Did you know ...Autism now affects 1 in 110 children and 1 in 70 boysAutism prevalence figures are growingMore children will be diagnosed with autism this year than with AIDS, diabetes & cancer combinedAutism is the fastest-growing serious developmental disability in the U.S.Autism costs the nation over $35 billion per year, a figure expected to significantly increase in the next decadeAutism receives less than 5% of the research funding of many less prevalent childhood diseasesBoys are four times more likely than girls to have autismThere is no medical detection or cure for autism

Prevalence vs. Private Funding Leukemia: Affects 1 in 1,200 / Funding: $277 millionMuscular Dystrophy: Affects 1 in 100,000 / Funding: $162 millionPediatric AIDS: Affects 1 in 300 / Funding: $394 millionJuvenile Diabetes: Affects 1 in 500 / Funding: $156 millionAutism: Affects 1 in 150 / Funding: $79 million

National Institutes of Health Funds AllocationTotal 2008 NIH budget: $30 billionOf this, only $118 million goes directly to autism research. This represents 0.3% of total NIH funding.
Rare Autism Spectrum Disorders

Rett Syndrome

Rett syndrome is relatively rare related to autism causes , affecting almost exclusively females, one out of 10,000 to 15,000. After a period of normal development, sometime between 6 and 18 months, autism-like symptoms begin to appear. The little girl's mental and social development regresses—she no longer responds to her parents and pulls away from any social contact. If she has been talking, she stops; she cannot control her feet; she wrings her hands. Some of the problems associated with Rett syndrome can be treated. Physical, occupational, and speech therapy can help with problems of coordination, movement, and speech.

Scientists sponsored by the National Institute of Child Health and Human Development have discovered that a mutation in the sequence of a single gene can cause Rett syndrome as autism causes . This discovery may help doctors slow or stop the progress of the syndrome. It may also lead to methods of screening for Rett syndrome, thus enabling doctors to start treating these children much sooner, and improving the quality of life these children experience.*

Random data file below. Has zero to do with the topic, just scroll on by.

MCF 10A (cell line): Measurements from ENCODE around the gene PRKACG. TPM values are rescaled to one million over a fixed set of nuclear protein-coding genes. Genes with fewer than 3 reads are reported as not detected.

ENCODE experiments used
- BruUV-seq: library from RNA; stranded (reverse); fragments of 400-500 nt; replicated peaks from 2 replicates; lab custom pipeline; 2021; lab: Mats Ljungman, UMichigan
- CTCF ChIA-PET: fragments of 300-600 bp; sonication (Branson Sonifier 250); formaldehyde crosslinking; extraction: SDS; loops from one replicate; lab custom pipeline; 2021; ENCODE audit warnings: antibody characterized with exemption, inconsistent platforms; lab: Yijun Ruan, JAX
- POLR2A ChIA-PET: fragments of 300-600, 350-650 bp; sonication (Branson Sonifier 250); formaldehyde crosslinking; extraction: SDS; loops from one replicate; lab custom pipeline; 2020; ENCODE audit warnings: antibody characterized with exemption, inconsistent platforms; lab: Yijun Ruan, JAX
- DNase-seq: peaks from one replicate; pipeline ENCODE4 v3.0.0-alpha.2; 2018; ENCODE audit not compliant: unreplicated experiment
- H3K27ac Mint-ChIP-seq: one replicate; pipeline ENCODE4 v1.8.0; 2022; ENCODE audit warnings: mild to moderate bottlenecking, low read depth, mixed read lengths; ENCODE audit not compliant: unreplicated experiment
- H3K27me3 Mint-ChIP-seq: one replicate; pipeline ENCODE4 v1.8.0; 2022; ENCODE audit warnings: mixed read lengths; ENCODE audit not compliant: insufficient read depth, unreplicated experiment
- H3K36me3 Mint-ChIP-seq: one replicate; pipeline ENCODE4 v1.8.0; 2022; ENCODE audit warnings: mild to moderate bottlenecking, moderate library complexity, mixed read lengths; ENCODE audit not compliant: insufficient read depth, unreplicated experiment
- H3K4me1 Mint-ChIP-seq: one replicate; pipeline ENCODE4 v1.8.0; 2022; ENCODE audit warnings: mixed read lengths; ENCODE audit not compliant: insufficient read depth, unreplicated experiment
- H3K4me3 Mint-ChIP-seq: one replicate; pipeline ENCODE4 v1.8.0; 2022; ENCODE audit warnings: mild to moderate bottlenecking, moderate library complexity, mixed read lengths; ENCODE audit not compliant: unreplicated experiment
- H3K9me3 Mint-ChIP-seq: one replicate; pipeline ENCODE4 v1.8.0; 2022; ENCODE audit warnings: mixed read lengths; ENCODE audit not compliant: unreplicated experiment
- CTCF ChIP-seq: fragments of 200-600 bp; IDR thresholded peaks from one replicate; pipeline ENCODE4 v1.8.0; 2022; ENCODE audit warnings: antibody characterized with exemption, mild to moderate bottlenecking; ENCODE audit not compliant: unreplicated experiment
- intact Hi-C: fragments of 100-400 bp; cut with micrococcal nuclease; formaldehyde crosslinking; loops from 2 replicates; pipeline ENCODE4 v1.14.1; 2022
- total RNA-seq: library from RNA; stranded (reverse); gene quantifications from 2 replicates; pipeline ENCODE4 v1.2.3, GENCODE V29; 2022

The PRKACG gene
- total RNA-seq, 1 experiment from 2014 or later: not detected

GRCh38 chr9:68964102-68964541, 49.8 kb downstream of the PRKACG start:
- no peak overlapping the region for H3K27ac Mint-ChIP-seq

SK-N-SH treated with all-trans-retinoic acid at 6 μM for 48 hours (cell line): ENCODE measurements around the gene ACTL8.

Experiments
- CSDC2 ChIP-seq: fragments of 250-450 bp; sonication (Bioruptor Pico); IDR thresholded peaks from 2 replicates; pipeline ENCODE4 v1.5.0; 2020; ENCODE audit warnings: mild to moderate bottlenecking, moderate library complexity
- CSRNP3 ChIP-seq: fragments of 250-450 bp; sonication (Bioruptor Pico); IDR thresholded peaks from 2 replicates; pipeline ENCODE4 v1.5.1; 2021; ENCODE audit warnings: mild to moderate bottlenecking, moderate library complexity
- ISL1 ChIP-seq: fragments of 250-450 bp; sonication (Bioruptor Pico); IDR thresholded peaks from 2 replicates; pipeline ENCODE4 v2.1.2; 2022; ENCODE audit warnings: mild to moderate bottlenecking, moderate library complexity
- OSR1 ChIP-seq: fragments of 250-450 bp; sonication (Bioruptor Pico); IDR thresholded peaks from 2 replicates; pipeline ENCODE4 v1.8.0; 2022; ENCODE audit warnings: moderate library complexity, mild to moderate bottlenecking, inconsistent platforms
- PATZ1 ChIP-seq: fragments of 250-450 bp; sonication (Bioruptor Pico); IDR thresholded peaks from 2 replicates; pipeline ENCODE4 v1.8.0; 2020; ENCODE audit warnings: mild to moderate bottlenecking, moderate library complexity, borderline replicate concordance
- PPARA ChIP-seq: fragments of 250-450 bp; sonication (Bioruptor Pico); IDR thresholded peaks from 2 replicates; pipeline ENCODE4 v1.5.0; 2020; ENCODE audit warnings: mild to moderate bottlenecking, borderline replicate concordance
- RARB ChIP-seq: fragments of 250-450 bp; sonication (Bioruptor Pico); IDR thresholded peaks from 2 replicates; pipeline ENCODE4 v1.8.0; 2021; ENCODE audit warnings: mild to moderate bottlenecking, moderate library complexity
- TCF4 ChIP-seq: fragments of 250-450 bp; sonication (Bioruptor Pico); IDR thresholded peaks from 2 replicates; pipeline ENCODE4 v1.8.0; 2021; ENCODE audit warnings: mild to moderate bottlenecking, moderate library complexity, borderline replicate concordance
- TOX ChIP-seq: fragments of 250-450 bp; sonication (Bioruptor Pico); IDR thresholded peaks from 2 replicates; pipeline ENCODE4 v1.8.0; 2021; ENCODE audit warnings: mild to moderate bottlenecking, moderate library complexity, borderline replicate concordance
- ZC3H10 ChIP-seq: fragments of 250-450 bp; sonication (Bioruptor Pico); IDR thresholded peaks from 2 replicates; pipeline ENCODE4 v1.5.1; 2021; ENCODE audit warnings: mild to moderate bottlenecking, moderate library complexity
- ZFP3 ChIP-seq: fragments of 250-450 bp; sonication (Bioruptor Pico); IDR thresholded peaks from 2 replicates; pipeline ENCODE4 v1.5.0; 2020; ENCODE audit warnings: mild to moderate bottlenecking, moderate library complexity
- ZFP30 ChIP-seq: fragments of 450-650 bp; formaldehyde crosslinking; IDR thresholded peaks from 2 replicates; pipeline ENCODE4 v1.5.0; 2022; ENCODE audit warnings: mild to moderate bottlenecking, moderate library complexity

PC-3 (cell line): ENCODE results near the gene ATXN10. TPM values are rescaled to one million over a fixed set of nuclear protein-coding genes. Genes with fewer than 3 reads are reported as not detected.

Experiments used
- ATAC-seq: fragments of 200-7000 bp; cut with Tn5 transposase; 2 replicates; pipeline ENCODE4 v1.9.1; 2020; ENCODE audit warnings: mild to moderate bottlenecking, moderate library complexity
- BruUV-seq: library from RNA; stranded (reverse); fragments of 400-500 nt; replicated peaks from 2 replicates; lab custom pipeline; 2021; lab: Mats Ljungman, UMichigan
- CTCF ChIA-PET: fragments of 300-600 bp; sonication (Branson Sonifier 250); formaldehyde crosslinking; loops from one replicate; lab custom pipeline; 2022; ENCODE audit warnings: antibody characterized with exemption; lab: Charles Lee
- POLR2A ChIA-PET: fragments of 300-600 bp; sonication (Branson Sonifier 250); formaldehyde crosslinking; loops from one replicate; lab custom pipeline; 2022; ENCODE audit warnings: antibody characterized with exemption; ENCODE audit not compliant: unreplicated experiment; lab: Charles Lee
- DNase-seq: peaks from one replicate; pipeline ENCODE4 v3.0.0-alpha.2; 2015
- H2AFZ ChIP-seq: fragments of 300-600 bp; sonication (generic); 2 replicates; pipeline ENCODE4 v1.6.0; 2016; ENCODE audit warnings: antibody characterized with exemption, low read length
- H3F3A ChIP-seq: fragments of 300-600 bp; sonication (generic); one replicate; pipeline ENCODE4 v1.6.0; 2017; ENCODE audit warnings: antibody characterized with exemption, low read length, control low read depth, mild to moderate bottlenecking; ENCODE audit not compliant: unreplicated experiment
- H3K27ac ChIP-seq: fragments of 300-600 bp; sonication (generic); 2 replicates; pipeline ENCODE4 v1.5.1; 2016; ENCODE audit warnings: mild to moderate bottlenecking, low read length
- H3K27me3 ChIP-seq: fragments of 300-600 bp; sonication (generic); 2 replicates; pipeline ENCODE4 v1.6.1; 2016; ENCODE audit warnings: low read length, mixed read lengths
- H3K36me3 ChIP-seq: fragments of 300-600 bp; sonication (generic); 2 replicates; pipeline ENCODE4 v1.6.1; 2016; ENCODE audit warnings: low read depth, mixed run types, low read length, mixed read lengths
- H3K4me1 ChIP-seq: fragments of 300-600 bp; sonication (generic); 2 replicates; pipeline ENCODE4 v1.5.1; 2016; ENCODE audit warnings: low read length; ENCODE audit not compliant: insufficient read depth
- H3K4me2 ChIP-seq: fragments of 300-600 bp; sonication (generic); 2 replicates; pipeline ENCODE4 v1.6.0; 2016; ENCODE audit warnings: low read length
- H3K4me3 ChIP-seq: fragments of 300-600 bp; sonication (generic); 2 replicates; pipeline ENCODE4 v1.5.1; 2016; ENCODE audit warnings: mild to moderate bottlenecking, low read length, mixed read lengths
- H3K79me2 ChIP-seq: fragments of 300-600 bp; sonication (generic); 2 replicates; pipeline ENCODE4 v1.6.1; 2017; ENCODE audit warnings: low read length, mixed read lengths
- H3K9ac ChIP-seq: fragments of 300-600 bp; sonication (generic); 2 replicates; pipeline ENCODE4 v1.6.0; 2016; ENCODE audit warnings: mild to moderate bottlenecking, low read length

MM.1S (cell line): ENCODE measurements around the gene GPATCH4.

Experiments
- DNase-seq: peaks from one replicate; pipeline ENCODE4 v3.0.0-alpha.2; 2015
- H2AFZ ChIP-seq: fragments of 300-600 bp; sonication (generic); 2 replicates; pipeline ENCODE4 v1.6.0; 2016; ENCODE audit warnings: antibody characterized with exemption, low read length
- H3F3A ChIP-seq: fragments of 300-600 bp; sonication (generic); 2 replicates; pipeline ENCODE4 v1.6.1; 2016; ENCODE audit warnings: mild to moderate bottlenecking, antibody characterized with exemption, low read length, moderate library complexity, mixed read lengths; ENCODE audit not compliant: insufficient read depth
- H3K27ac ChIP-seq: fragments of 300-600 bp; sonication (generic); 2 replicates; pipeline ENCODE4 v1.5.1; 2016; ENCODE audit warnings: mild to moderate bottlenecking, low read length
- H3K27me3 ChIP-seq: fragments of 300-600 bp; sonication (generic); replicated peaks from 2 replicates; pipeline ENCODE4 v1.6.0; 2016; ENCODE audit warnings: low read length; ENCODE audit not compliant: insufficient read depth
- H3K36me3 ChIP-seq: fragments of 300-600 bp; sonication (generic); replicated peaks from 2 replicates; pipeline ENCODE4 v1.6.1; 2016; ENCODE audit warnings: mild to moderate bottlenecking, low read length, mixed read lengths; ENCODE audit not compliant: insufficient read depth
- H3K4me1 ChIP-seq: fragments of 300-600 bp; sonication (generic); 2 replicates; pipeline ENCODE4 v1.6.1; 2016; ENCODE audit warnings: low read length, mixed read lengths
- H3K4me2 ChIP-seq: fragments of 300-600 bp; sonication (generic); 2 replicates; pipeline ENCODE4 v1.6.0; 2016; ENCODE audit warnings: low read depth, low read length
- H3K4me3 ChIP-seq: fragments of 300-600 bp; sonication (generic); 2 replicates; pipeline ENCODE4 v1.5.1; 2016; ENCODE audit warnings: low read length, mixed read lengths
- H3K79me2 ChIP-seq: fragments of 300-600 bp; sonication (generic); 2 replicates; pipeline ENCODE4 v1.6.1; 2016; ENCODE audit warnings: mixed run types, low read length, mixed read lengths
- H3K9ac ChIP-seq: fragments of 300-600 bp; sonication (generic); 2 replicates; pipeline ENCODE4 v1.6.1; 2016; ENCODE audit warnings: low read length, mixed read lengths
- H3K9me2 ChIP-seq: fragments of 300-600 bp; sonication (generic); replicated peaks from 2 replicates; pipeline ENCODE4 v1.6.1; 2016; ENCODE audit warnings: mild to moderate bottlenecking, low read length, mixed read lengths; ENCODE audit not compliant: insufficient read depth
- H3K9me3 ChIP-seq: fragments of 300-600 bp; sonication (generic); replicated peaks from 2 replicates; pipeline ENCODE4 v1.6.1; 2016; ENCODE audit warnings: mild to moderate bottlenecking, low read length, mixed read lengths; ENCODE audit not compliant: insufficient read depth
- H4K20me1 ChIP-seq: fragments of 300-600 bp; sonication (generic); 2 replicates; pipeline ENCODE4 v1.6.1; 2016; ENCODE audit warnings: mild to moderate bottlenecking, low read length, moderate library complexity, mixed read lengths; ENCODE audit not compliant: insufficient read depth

Childhood Disintegrative Disorder

Very few children who have an autism spectrum disorder (ASD) diagnosis meet the criteria for childhood disintegrative disorder (CDD). An estimate based on four surveys of ASD found fewer than two children per 100,000 with ASD could be classified as having CDD. This suggests that CDD is a very rare form of ASD. It has a strong male preponderance.** Symptoms may appear by age 2, but the average age of onset is between 3 and 4 years. Until this time, the child has age-appropriate skills in communication and social relationships. The long period of normal development before regression helps differentiate CDD from Rett syndrome.

The loss of such skills as vocabulary are more dramatic in CDD than they are in classical autism. The diagnosis requires extensive and pronounced losses involving motor, language, and social skills.*** CDD is also accompanied by loss of bowel and bladder control and oftentimes seizures and a very low IQ.

References

*Rett syndrome. NIH Publication No. 01-4960. Rockville, MD: National Institute of Child Health and Human Development, 2001. Available at http://www.nichd.nih.gov/publications/pubskey.cfm?from=autism

**Fombonne, E. Prevalence of childhood disintegrative disorder. Autism, 2002; 6(2): 149-157.

***Volkmar RM and Rutter M. Childhood disintegrative disorder: Results of the DSM-IV autism field trial. Journal of the American Academy of Child and Adolescent Psychiatry, 1995; 34: 1092-1095.